“Kids have much wider access to mobile technology than we did just a generation ago,” Guerin says. “Sometimes that puts them in harm’s way.”

AI could help rescue kids

The images that Guerin is describing, although a disturbing trend and liable to end up in collections of child sexual exploitation material, don’t contain images of victims in immediate need of rescue however. They’re also not in the known materials databases that police agencies from around the world work to share with each other via Interpol’s International Child Sexual Exploitation image database, which means they can’t be filtered out by existing tools that are based on known cases. So the RCMP¬†is turning to a new, artificial intelligence (AI) powered solution that could help them more quickly find child victims in need of help.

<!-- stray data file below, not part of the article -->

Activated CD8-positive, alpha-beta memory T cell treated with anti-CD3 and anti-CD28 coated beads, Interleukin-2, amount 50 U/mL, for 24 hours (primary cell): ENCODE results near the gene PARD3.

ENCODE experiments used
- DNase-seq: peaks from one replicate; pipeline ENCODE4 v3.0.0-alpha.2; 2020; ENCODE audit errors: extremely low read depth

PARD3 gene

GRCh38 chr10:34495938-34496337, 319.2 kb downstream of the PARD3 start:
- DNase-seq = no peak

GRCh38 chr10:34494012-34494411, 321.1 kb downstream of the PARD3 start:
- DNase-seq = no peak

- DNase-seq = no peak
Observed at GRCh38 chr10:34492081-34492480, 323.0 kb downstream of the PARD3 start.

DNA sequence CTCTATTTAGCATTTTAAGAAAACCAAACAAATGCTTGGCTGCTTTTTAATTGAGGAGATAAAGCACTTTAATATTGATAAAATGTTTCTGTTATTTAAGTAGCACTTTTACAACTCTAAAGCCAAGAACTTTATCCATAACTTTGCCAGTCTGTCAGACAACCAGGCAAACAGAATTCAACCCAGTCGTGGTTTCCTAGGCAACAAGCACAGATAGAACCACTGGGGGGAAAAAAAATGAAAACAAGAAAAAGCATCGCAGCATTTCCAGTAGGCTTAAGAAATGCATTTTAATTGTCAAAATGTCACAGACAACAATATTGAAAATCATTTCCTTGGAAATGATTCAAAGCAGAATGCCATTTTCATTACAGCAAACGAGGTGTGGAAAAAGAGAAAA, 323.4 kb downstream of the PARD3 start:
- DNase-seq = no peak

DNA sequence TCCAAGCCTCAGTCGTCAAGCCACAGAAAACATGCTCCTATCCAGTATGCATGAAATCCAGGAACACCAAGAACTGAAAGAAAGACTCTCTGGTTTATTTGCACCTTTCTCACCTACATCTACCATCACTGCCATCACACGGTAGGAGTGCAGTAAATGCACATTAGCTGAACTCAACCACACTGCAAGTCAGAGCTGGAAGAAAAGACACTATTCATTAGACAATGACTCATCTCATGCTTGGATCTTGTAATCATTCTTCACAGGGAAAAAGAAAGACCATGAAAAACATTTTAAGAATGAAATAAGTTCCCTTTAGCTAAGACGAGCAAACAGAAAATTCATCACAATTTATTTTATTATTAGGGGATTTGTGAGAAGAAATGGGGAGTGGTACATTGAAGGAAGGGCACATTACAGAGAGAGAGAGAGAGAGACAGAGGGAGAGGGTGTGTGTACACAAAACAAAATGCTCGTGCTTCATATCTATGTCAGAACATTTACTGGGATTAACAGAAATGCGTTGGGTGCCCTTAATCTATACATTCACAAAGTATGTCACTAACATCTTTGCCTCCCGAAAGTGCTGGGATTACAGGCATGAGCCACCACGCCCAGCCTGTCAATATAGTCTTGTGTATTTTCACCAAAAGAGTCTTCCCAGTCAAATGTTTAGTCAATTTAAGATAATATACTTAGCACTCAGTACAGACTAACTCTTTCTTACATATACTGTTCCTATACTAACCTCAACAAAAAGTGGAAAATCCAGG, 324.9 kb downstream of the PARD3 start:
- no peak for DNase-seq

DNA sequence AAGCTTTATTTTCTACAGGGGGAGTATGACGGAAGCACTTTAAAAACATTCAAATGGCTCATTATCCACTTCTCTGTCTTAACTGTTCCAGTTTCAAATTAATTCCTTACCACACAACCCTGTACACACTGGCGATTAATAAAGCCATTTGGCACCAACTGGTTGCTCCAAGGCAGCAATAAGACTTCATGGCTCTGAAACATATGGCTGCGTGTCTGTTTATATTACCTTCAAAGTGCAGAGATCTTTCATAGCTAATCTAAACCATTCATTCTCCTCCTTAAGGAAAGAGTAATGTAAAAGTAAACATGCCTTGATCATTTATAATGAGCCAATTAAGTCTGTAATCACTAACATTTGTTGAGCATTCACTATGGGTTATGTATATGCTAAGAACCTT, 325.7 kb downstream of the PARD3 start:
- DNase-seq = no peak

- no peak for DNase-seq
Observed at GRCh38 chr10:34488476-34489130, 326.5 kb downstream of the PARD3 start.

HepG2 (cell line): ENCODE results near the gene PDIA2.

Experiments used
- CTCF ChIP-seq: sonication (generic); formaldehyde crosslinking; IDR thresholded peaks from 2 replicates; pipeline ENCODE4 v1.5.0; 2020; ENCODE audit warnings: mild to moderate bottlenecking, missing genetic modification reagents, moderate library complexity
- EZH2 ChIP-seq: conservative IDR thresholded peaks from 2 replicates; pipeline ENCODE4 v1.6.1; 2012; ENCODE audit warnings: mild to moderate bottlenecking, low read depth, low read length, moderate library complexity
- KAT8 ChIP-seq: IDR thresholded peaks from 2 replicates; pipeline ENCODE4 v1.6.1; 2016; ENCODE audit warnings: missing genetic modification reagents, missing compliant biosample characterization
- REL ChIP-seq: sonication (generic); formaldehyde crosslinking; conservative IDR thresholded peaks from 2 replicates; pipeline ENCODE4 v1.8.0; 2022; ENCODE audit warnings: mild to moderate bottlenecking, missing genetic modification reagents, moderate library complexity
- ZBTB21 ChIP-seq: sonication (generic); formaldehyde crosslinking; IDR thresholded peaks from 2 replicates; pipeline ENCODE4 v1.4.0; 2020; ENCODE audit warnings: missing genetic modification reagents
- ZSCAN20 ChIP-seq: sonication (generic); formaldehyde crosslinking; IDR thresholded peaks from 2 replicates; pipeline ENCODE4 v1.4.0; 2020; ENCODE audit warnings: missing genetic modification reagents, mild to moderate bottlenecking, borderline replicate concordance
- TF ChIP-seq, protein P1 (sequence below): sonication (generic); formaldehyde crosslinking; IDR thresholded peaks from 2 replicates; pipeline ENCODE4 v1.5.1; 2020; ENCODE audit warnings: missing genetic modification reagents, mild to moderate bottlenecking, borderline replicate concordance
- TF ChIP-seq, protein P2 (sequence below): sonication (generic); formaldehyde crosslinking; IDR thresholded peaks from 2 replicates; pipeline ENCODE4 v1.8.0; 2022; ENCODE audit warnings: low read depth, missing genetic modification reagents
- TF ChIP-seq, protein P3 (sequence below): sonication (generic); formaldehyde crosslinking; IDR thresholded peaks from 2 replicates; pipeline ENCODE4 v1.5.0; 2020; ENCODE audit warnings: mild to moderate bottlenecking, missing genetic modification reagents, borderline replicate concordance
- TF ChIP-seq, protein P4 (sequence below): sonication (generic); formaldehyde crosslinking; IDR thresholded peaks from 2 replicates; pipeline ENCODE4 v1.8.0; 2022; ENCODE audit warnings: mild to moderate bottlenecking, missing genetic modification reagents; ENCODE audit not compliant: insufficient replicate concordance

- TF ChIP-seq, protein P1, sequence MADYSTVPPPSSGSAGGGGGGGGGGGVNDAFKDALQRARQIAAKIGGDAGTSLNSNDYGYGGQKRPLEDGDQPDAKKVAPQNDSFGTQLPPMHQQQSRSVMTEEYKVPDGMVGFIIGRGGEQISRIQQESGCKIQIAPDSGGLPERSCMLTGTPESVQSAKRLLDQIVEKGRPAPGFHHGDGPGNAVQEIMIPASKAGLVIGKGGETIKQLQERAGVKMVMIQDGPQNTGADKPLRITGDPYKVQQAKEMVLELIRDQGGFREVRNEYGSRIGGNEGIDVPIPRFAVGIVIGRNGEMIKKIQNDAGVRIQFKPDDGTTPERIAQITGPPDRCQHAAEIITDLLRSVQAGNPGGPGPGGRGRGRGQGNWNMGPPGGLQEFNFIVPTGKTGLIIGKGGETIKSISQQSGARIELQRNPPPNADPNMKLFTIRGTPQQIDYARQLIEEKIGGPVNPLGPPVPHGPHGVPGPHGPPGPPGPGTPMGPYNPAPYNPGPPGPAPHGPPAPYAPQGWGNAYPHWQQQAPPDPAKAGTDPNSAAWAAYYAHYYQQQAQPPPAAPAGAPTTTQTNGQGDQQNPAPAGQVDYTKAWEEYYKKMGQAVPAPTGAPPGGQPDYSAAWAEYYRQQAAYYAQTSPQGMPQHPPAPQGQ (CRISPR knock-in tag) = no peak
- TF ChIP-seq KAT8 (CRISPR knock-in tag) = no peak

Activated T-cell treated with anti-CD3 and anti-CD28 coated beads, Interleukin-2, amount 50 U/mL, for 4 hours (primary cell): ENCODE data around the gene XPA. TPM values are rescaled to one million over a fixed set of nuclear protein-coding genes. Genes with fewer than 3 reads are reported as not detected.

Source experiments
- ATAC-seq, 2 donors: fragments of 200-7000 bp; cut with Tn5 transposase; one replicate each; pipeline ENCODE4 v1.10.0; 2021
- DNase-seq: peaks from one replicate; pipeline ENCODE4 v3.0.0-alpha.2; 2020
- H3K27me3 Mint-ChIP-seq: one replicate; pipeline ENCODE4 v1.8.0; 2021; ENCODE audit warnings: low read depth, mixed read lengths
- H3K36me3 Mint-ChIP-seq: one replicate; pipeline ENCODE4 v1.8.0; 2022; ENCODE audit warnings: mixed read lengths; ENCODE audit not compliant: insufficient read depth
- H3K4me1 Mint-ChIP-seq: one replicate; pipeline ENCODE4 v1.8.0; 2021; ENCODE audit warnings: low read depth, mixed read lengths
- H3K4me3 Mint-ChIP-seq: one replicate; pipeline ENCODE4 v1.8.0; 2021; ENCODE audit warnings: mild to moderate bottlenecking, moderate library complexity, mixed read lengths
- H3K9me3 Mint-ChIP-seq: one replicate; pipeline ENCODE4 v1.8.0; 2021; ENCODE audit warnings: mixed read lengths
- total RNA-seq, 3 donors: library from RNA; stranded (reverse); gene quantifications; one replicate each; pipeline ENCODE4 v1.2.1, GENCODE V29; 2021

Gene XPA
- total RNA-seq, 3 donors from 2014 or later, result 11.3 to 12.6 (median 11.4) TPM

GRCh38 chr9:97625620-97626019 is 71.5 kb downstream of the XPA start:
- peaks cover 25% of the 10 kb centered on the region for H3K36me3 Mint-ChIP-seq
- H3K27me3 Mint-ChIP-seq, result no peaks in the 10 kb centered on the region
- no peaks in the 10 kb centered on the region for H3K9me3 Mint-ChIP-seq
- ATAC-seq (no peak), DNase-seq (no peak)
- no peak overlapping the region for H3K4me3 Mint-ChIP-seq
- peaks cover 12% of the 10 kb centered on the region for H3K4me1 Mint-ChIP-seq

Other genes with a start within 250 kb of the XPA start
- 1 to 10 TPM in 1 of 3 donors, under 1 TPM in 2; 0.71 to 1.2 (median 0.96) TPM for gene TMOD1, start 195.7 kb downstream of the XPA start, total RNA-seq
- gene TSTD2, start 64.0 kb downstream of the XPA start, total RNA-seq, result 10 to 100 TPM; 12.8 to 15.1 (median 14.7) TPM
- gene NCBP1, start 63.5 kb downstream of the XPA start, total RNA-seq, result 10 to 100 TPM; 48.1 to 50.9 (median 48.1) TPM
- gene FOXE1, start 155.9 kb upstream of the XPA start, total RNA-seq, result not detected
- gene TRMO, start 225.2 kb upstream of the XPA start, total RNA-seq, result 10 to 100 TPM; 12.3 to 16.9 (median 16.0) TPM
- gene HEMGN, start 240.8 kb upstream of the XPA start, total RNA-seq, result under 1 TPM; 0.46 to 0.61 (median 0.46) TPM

Helping them accomplish the task are two researchers from the University of Manitoba, and Kelowna, B.C.-based software firm Two Hat Security Ltd., with government-funded non-profit organization Mitacs arranging the connections.

Mitacs’ mandate is to bridge the gap between academic research and business applications. Projects are selected based on their benefits to both the business looking to innovate, and on the academic merits of the research opportunities. All projects that earn funding are also peer-reviewed, explains Jennifer Tedman Jones, a business development director at Mitacs. The organization has worked on 18,000 projects across the country since 2003.